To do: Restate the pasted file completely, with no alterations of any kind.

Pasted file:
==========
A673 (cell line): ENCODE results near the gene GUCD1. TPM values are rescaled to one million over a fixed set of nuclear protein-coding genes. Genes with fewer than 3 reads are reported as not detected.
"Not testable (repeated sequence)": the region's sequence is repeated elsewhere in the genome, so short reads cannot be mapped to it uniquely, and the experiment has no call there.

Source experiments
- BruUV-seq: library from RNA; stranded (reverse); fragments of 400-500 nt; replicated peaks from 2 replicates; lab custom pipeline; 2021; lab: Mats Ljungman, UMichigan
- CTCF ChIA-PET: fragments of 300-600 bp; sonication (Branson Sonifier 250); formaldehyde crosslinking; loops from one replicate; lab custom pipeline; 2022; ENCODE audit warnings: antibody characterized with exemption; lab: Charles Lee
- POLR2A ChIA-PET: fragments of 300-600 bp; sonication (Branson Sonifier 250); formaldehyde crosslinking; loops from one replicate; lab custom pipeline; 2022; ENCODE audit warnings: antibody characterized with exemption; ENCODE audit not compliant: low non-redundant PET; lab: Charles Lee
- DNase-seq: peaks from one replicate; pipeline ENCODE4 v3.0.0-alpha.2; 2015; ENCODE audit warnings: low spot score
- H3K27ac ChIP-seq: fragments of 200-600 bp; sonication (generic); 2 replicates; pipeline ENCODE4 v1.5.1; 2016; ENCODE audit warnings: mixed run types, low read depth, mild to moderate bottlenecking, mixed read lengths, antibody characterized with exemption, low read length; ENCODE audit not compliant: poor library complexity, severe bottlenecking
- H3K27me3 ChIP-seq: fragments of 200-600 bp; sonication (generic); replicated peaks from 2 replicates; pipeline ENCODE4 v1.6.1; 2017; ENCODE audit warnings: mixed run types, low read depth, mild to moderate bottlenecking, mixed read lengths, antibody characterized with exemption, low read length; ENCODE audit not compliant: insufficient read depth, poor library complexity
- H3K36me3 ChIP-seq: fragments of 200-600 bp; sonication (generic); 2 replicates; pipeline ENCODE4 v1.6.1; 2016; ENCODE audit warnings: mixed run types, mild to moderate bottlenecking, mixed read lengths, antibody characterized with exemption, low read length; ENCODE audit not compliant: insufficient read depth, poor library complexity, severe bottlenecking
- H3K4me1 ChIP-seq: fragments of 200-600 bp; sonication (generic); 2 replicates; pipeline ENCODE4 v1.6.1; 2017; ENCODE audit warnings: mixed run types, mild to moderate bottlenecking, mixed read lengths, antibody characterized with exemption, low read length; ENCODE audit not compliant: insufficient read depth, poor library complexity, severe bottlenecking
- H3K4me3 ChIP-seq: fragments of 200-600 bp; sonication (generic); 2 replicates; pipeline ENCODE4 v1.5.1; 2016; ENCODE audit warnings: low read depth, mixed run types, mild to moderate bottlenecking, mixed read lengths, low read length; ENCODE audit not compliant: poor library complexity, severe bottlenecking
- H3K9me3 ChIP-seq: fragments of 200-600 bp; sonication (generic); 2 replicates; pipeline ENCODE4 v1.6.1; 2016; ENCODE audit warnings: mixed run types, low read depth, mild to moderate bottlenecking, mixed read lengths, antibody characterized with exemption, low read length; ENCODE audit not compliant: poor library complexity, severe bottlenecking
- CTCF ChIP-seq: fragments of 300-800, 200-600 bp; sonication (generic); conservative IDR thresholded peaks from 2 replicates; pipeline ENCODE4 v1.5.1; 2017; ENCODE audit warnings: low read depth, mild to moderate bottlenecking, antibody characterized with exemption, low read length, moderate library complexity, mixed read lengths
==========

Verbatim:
A673 (cell line): ENCODE results near the gene GUCD1. TPM values are rescaled to one million over a fixed set of nuclear protein-coding genes. Genes with fewer than 3 reads are reported as not detected.
"Not testable (repeated sequence)": the region's sequence is repeated elsewhere in the genome, so short reads cannot be mapped to it uniquely, and the experiment has no call there.

Source experiments
- BruUV-seq: library from RNA; stranded (reverse); fragments of 400-500 nt; replicated peaks from 2 replicates; lab custom pipeline; 2021; lab: Mats Ljungman, UMichigan
- CTCF ChIA-PET: fragments of 300-600 bp; sonication (Branson Sonifier 250); formaldehyde crosslinking; loops from one replicate; lab custom pipeline; 2022; ENCODE audit warnings: antibody characterized with exemption; lab: Charles Lee
- POLR2A ChIA-PET: fragments of 300-600 bp; sonication (Branson Sonifier 250); formaldehyde crosslinking; loops from one replicate; lab custom pipeline; 2022; ENCODE audit warnings: antibody characterized with exemption; ENCODE audit not compliant: low non-redundant PET; lab: Charles Lee
- DNase-seq: peaks from one replicate; pipeline ENCODE4 v3.0.0-alpha.2; 2015; ENCODE audit warnings: low spot score
- H3K27ac ChIP-seq: fragments of 200-600 bp; sonication (generic); 2 replicates; pipeline ENCODE4 v1.5.1; 2016; ENCODE audit warnings: mixed run types, low read depth, mild to moderate bottlenecking, mixed read lengths, antibody characterized with exemption, low read length; ENCODE audit not compliant: poor library complexity, severe bottlenecking
- H3K27me3 ChIP-seq: fragments of 200-600 bp; sonication (generic); replicated peaks from 2 replicates; pipeline ENCODE4 v1.6.1; 2017; ENCODE audit warnings: mixed run types, low read depth, mild to moderate bottlenecking, mixed read lengths, antibody characterized with exemption, low read length; ENCODE audit not compliant: insufficient read depth, poor library complexity
- H3K36me3 ChIP-seq: fragments of 200-600 bp; sonication (generic); 2 replicates; pipeline ENCODE4 v1.6.1; 2016; ENCODE audit warnings: mixed run types, mild to moderate bottlenecking, mixed read lengths, antibody characterized with exemption, low read length; ENCODE audit not compliant: insufficient read depth, poor library complexity, severe bottlenecking
- H3K4me1 ChIP-seq: fragments of 200-600 bp; sonication (generic); 2 replicates; pipeline ENCODE4 v1.6.1; 2017; ENCODE audit warnings: mixed run types, mild to moderate bottlenecking, mixed read lengths, antibody characterized with exemption, low read length; ENCODE audit not compliant: insufficient read depth, poor library complexity, severe bottlenecking
- H3K4me3 ChIP-seq: fragments of 200-600 bp; sonication (generic); 2 replicates; pipeline ENCODE4 v1.5.1; 2016; ENCODE audit warnings: low read depth, mixed run types, mild to moderate bottlenecking, mixed read lengths, low read length; ENCODE audit not compliant: poor library complexity, severe bottlenecking
- H3K9me3 ChIP-seq: fragments of 200-600 bp; sonication (generic); 2 replicates; pipeline ENCODE4 v1.6.1; 2016; ENCODE audit warnings: mixed run types, low read depth, mild to moderate bottlenecking, mixed read lengths, antibody characterized with exemption, low read length; ENCODE audit not compliant: poor library complexity, severe bottlenecking
- CTCF ChIP-seq: fragments of 300-800, 200-600 bp; sonication (generic); conservative IDR thresholded peaks from 2 replicates; pipeline ENCODE4 v1.5.1; 2017; ENCODE audit warnings: low read depth, mild to moderate bottlenecking, antibody characterized with exemption, low read length, moderate library complexity, mixed read lengths